Forty-eighth. It was only in A.D. 831 that (by Radbertus in his book The Body and Blood of the Lord) one first finds propounded the most novel notion that “the substance of bread and wine is effectually changed (efcaciter interius commutatur) into the flesh and blood of Christ” – so that once the priest has consecrated it there is “nothing else in the eucharist but the flesh and blood of Christ.” Transubstantiation was never accepted in any part of the Church Catholic whether Greek, Roman, or Proto-Protestant (alias Culdee or Waldensian etc.), until the Roman Church proclaimed it dogmatically as an article of her faith at the 4th Lateran Council in 1215.
Forty-ninth. Even since A.D. 831, many Roman Catholics still opposed such transubstantiation. So: Ratramnus, Berengarius, John Scotus Eriguena, Rabanus Maurus, Walafrid Strabo, Christian Druthmar, Florus Magister, Eusebius Bruno (Bishop of Angers), Frollant (Bishop of Senlis), and Elfric. Also, according to the famous RC Cardinal Bellarmine in his De Sacramento Eucharistea (111:5 and 4 dII q.6 art. 1,2 and q. 3 art. 1,2 and I:5) – even the celebrated Cardinal Cameracensus said: “Transubstantiation cannot be proved from Holy Writ .... To this Cardinal Roffensis, Cardinal Cajetan and also Scotus all concur.” Indeed, the RC scholars Gabriel, Nicolus, Cusanus, Tapper, Hessel and others all present the “Protestant” interpretation of John 6:54. See Dr. P.G. Logan’s Ph.D. dissertation The History and Doctrine of Transubstantiation, Sydney, 1994, pp. 84f.
Fiftieth. As Dr. Calvin says in his Commentary on John 6:53f “This sermon [of Christ] does not refer to the Lord’s Supper, but to the continual communication which we have apart from the reception of the Lord’s Supper .... As far as young children are concerned, Christ’s ordinance forbids them to participate in the Lord’s Supper – because they cannot yet try themselves or celebrate the remembrance of the death of Christ .... It is wrong to expound this whole passage as applying to the Lord’s Supper.”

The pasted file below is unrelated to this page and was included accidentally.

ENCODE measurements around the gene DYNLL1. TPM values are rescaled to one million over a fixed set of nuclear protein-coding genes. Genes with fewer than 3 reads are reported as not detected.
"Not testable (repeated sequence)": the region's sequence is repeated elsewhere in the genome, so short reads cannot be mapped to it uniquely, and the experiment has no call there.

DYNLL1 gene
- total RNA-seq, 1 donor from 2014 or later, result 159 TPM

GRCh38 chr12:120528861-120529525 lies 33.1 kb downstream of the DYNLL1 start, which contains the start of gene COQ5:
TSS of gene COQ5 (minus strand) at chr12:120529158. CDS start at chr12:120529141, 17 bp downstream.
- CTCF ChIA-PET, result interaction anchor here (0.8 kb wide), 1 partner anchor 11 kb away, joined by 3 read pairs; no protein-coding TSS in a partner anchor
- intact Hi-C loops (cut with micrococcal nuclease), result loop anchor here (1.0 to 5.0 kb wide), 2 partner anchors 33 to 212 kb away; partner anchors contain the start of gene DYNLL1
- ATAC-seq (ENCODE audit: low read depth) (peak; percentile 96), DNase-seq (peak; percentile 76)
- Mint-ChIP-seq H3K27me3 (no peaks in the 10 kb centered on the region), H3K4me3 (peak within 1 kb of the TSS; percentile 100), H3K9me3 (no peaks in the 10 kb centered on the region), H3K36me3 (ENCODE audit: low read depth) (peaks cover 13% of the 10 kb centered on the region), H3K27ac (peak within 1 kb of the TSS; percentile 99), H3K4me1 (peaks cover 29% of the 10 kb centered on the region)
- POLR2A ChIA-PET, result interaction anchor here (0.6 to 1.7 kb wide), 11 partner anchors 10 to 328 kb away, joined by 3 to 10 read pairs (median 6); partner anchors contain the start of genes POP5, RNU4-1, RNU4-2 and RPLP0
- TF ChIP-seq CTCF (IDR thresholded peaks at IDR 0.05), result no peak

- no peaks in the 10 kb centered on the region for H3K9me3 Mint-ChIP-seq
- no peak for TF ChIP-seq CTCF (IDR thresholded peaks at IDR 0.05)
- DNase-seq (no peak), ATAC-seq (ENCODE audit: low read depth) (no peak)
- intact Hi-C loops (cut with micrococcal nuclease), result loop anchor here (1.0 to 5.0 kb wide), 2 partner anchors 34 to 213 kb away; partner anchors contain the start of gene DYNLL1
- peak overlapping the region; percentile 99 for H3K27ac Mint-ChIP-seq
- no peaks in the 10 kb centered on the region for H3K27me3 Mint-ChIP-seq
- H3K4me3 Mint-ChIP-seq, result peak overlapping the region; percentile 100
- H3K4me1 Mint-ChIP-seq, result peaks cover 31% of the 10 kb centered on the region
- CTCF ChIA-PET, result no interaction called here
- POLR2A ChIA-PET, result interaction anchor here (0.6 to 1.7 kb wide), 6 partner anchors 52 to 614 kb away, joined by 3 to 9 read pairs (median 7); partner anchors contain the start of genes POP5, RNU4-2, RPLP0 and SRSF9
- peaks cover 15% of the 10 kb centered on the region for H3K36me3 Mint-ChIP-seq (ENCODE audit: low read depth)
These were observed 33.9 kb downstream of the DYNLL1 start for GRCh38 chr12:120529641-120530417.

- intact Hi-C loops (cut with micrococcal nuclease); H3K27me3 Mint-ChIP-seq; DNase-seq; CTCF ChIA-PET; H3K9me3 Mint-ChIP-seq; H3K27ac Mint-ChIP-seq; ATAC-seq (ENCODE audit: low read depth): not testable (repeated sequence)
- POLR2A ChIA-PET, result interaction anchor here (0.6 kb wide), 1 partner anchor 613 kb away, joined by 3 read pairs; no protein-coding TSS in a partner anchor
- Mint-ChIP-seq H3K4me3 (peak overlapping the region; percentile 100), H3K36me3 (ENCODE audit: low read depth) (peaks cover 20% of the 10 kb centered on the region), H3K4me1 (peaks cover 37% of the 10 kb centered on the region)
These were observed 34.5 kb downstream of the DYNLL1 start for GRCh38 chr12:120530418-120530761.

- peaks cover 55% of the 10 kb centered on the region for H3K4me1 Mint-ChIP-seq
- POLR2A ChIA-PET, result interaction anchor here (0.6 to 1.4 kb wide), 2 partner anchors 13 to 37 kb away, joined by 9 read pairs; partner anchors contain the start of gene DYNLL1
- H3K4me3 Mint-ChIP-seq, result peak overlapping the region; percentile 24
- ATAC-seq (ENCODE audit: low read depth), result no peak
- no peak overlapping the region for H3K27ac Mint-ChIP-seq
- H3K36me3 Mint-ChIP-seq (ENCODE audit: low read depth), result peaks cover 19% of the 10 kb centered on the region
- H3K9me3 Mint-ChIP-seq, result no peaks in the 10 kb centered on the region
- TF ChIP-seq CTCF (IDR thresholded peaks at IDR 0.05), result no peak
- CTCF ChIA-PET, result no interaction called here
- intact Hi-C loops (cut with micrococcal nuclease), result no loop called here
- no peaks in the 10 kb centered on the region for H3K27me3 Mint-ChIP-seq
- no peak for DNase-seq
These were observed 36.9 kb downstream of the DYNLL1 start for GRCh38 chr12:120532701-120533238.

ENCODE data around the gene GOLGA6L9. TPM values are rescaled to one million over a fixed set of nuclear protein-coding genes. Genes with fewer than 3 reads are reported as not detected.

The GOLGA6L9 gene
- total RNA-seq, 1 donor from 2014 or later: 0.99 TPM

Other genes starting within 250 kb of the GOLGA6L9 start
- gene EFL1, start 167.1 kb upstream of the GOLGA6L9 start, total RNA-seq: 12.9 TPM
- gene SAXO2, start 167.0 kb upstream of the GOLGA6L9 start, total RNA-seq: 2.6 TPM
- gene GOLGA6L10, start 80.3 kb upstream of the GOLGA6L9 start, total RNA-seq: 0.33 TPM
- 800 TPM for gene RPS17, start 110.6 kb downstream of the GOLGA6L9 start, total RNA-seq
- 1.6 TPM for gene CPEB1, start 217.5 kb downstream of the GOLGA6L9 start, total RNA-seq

Fifty-first. In his Institutes of the Christian Religion (IV:18:5), John Calvin argues: “If Christ is sacrificed at each mass, He must cruelly be slain every moment in a thousand places. This is not my argument, but the apostle’s: ‘Nor yet that He should offer Himself often’; ‘for then must He often have suffered since the foundation of the world’ (Heb. 9:25f)... Though they [the Roman theologians] insist a hundred times that this sacrifice is bloodless (anaimakton), I will reply that it depends not on the will of man to change the nature of sacrifice. For in that way, the sacred and inviolable institution of God would fall. Hence it follows, that the principle of the apostle stands firm: ‘without shedding of blood is no remission’ (Heb. 9:22).
Fifty-second. The true presence of our Saviour in the Lord’s Supper, then, is aptly professed in the Westminster Confession of Faith (29:2): “In this Sacrament, Christ is not offered up to His Father, nor any real sacrifice made at all for remission of sins of the quick or dead (Heb. 9:22f); but only a commemoration of that one offering up of Himself, by Himself, upon the cross, once for all, and a spiritual oblation of all possible praise unto God for the same (I Cor. 11:24-27). So that the Popish sacrifice of the mass – as they call it – is most abominably injurious to Christ’s one only sacrifice, the alone propitiation for all the sins of the elect (Heb. 7:23-27 & 10:11-18).”